Michael Nau :: The Aquarium Drunkard Interview

Michael Nau opens his new album, Michael Nau & the Mighty Thread, with a Wall of Sound ode to thinking you might know, but knowing you might not. "Now in the middle summer/I'm thinking about the universe," Nau sings, his husky baritone floating over shimmering guitars. "I think I know how it works/But I'm a bit less than positive."

It's in that liminal space, between getting it and totally not, that Nau's best songs live. You might not pick up on the dissonance at first, as the 11 tunes that make up the album are all shades of "chill." "No Faraway Star" shimmies like Phil Spector invented dream pop; "Funny Work" shuffles like Bobby Charles; "Can't Take One" sounds beamed over from Planet Hazlewood. The pervasive warmness that defined Nau's work with Cotton Jones and Page France is still here, but listening closer, it becomes clear how often beautiful complications bubble to the surface. "There’s no second-guessing the real," Nau sings on "Funny In Real Life," before shading the resoluteness with a little doubt: "I don’t ever know how I feel.”

Recorded in collaborator Benny Yurco’s apartment studio in Burlington, Vermont, over the course of "four or five days," Michael Nau & the Mighty Thread is Nau's most "band-oriented" solo outing. Most of the songs were cut live. First or second takes ended up on the finished album. Much of Nau's solo work has been exactly that – assembled on his own – but the new record gave him the chance to lean on a wide cast of other players, as well as digging into his songbooks for songs and ideas that had been long abandoned. "Just having other people to play them with you, to do their thing, it just feels more like I’m a singer of a song," Nau says. "It just feels like I can step outside of it a little easier, instead of hearing 50 of me in the same song.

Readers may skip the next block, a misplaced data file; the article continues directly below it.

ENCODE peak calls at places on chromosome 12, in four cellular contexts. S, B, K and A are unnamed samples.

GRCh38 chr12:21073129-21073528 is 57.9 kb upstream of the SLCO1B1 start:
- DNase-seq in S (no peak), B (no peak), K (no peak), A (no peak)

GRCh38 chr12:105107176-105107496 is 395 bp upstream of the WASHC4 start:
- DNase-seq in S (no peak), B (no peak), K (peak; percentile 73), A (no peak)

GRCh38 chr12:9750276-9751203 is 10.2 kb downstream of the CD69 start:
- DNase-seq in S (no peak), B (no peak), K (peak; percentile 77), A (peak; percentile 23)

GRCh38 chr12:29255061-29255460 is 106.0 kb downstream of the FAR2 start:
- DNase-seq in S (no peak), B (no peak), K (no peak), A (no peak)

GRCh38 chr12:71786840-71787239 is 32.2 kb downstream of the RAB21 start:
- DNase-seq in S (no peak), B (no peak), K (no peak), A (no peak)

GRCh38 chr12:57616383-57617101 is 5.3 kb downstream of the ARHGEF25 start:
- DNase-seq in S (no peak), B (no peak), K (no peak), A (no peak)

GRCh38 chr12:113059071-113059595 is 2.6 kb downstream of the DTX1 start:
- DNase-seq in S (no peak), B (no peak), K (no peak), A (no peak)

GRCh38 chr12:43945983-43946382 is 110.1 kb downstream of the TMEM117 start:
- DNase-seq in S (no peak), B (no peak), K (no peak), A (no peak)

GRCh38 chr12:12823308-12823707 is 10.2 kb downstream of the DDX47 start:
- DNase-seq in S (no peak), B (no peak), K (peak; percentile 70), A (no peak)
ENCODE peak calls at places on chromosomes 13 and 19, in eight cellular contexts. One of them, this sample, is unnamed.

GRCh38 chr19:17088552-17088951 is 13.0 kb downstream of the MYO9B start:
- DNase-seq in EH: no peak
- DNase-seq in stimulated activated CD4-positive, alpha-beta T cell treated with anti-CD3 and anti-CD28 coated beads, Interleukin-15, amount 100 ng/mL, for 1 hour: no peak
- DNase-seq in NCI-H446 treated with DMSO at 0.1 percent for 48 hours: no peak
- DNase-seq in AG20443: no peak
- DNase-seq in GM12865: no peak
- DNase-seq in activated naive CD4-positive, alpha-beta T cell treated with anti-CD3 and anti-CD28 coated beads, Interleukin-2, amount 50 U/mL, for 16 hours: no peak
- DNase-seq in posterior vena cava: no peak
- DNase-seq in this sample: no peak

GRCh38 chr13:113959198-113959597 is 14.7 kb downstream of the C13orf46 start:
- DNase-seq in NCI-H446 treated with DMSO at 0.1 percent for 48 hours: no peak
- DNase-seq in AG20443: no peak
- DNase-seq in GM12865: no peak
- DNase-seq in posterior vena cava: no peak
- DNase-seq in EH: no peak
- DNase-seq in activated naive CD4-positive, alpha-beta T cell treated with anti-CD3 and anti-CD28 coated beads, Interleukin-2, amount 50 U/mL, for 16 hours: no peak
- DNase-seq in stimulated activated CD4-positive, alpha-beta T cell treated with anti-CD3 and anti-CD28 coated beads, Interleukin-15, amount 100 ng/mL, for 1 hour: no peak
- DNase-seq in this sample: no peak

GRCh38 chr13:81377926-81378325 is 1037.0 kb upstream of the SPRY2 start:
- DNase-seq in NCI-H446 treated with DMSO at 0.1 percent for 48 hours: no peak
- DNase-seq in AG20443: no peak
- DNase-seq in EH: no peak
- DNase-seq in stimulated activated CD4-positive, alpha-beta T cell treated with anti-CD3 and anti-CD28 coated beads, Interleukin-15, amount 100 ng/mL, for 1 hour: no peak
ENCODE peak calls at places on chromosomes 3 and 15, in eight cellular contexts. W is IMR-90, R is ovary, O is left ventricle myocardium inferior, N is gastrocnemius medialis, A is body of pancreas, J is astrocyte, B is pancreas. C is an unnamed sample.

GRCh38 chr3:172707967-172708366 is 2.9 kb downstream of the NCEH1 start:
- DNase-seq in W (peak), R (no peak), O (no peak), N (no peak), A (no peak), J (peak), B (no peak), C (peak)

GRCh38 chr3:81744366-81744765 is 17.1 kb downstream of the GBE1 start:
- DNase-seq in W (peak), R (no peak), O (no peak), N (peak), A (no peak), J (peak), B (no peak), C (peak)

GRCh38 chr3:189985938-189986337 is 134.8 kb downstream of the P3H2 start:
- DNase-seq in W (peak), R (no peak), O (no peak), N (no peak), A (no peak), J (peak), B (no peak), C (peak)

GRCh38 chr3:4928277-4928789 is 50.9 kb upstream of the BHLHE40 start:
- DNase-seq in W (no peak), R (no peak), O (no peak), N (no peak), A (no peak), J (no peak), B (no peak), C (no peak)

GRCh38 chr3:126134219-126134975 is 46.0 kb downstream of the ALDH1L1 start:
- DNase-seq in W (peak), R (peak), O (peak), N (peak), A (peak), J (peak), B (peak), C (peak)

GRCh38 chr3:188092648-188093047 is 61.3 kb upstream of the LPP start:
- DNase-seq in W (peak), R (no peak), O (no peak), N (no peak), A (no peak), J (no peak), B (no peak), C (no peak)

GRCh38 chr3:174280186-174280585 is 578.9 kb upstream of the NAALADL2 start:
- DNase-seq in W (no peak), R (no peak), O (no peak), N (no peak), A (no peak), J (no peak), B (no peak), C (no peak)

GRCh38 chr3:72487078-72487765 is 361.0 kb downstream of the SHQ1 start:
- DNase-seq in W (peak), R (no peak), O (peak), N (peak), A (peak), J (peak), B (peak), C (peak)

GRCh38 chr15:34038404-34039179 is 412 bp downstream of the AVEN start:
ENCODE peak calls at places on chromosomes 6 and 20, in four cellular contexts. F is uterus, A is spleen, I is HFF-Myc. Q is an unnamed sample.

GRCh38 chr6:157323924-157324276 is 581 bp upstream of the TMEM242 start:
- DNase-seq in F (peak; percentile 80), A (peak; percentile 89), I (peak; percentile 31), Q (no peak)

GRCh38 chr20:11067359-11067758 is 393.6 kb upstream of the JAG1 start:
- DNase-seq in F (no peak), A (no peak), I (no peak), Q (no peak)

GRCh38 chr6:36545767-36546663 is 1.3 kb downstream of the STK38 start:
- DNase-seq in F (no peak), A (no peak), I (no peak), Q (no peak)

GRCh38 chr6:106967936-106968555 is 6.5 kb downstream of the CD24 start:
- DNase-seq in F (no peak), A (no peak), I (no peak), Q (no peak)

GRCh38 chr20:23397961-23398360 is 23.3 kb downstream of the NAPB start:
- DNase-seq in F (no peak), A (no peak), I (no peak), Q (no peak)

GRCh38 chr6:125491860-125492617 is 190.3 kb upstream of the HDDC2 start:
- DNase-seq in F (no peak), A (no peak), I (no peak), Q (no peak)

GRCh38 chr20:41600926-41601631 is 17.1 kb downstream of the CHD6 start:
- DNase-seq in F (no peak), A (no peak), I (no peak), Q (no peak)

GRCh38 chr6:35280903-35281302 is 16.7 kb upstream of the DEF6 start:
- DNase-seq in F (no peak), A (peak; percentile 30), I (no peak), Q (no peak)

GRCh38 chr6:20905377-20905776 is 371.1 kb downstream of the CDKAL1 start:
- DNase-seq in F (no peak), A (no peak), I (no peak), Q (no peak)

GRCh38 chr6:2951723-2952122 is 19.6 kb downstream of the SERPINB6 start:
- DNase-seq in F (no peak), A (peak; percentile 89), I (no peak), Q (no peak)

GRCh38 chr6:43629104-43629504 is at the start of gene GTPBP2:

Michael Nau & The Mighty Thread by Michael Nau & The Mighty Thread

We caught up with Nau to discuss building this record live, how that immediacy shaped the songs, and how doubts fuel his seemingly carefree jams.

Aquarium Drunkard: This is a very natural sounding record. Most everyone I know has a low-grade anxiety going at all times now; we live in perilous seeming times. But this record feels like a respite from that, something that accentuates some peace. Does music provide that sort of space for you, somewhere to decompress?

Michael Nau: Absolutely. Playing music is that for me, hanging out with that group of guys. We can just sit in a room and give ourselves a task and work together on something. For those few days, I was there doing that. I can’t go back to it for that sort of peace, but while it was happening, I felt that in my world for a minute.

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